Be professional and treat everyone with respect and kindness. The school has a history, but your history is unwritten there. You don’t have to be everyone’s best friend, but being friendly will open doors to build new relationships and trust. A smile and friendly gesture go a long way. Some may tell you that the plant manager/custodian and the SAA (school administrative assistant, or office manager) are the most important people at schools, and they are, but so are the nurse, the cafeteria manager, and the teacher next door. Everyone has strengths you can learn from. Keep an open mind and reach out when you need to. There’s a wealth of experience within your school.
Teaching can be all-consuming, especially in your first year. Meetings, assessments, parent conferences—it can all be overwhelming and stressful. There will always be something you could be doing. The hard part will be knowing when to say no.
Prioritize what needs to be done, but include time for brain and body breaks for yourself. Take time each day for yourself, even if for just a moment. Do five minutes of calm breathing, sit, eat a proper meal or take that evening stroll. I guarantee you that the emails, gradebook and to-do list will still be there when you’re done. Listen to your body and don’t ignore your needs. Get rest, exercise and do things that make you happy. Balance is best. Teaching is not a sprint. Students are counting on you to be there. You need to stay healthy.
Setting long-term goals for your class is great, but get to know who they are first. You will realize that students don’t all start the school year at the same place. It’s important to know where they are currently to plan where to take them next. Take time to acknowledge and celebrate the smaller goals met along the way, while including them in the process of assessing their growth and achievement.
You may already have your classroom expectations set and ready to go, but find a way to involve students in helping create their environment. Students have an idea of what kind of classroom they want to be in. Listen to their ideas and include some of them in creating it. Together, build a vision of what your class culture will be like. You may not agree with everything they come up with and decide to make some compromises, but in the end, they will have buy-in and feel their voices are heard.
Spend the time at the beginning of the year building community and making connections. Get to know who’s in your class and let them get to know you. Look for fun and inclusive activities that will highlight students’ individual personalities, strengths and interests, while also showcasing yours. If you like to sing, sing! If you like to dance, dance! Show students your authentic self, and they will learn to trust and confide in you and show you who they are. You will enjoy teaching more and it will be easier to teach when you are being yourself.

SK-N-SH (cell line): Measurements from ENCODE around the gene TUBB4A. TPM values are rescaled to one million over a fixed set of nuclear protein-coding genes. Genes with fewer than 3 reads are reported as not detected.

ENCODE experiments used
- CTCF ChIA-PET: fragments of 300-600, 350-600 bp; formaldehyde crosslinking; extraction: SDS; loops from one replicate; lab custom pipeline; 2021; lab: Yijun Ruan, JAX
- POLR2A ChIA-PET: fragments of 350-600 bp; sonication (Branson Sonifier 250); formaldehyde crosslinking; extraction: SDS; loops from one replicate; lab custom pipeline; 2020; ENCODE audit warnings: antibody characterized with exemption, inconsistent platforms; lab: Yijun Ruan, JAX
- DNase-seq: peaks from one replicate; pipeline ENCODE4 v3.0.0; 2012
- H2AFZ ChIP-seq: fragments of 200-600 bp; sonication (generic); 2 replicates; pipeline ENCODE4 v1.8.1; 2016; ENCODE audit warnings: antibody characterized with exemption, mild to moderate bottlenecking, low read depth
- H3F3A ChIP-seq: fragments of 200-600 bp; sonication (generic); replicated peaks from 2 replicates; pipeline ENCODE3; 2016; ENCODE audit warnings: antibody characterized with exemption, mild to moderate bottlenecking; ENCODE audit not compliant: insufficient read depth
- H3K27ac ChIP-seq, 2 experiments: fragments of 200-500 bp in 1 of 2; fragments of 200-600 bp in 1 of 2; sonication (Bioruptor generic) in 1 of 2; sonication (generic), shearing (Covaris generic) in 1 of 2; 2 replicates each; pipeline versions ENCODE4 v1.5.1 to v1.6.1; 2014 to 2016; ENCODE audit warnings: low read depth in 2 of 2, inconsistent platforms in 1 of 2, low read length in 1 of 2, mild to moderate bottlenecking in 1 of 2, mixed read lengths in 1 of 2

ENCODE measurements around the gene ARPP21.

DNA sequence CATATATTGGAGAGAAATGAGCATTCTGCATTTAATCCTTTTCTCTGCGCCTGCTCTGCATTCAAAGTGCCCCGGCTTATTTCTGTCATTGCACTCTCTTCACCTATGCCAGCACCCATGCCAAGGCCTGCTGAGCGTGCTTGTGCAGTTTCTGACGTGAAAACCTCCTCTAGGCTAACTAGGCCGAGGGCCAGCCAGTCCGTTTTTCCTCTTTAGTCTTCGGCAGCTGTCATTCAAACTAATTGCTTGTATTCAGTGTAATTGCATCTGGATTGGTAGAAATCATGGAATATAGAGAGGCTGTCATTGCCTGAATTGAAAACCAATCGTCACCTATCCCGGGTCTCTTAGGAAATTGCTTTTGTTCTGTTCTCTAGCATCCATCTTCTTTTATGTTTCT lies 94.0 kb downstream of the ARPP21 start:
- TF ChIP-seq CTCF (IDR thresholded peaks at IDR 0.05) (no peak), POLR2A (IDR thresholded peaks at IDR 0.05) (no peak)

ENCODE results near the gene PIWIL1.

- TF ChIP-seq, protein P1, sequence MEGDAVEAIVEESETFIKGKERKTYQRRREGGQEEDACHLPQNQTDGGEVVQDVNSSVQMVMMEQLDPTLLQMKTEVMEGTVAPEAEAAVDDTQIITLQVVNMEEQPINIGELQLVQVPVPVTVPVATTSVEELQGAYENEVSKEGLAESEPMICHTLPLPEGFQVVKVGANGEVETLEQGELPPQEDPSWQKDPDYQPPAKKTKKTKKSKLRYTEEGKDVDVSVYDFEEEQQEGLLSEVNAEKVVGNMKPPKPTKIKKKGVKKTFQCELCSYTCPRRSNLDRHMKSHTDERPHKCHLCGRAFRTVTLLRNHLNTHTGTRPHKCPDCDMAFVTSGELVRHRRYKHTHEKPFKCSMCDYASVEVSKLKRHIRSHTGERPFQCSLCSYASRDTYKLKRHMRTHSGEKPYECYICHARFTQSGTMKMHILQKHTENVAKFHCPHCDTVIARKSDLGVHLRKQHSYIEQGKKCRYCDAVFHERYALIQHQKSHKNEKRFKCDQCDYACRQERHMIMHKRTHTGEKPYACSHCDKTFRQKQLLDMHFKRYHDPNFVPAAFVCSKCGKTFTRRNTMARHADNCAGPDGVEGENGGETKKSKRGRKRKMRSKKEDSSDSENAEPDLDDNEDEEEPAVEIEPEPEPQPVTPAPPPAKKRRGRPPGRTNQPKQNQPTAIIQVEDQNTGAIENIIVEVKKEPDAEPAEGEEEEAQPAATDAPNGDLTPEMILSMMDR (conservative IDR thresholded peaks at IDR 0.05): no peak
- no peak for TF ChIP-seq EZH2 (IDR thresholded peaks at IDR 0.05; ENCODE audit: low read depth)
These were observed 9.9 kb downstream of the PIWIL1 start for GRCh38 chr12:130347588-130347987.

Last, but not least: Have fun!
I was told years ago not to smile until Christmas or I would lose classroom control. Ridiculous! I smile from the moment I greet my students to when I say goodbye. I want my students to know that I want to be there, and that learning is not only valuable, but it can be fun and amazing. In the words of Milken Educator Rick Crosslin (IN ’98), aka The Science King, teach with enthusiasm. When students see that you enjoy what you’re teaching, they will enjoy learning it. As a teacher, you have the power to make learning come alive for students. Don’t hide your love for Harry Potter or your excitement when solving equations. Whatever you love to teach, do it with passion. Students pick up on that and will become just as interested.
As you begin your teaching journey, know that just as your students are unique, your journey in education will be uniquely yours. There is no roadmap to guide your every turn, but always remember what’s most important: the students you teach. You will work hard, never be bored and learn more than you ever thought possible. You will build relationships with students and families that will last beyond the year they are in your class. You have unlimited possibilities to make a difference in the lives of others.
I welcome you. I thank you. I believe in you.
Miss Fung (but now that we’re colleagues I guess you can call me Jane!)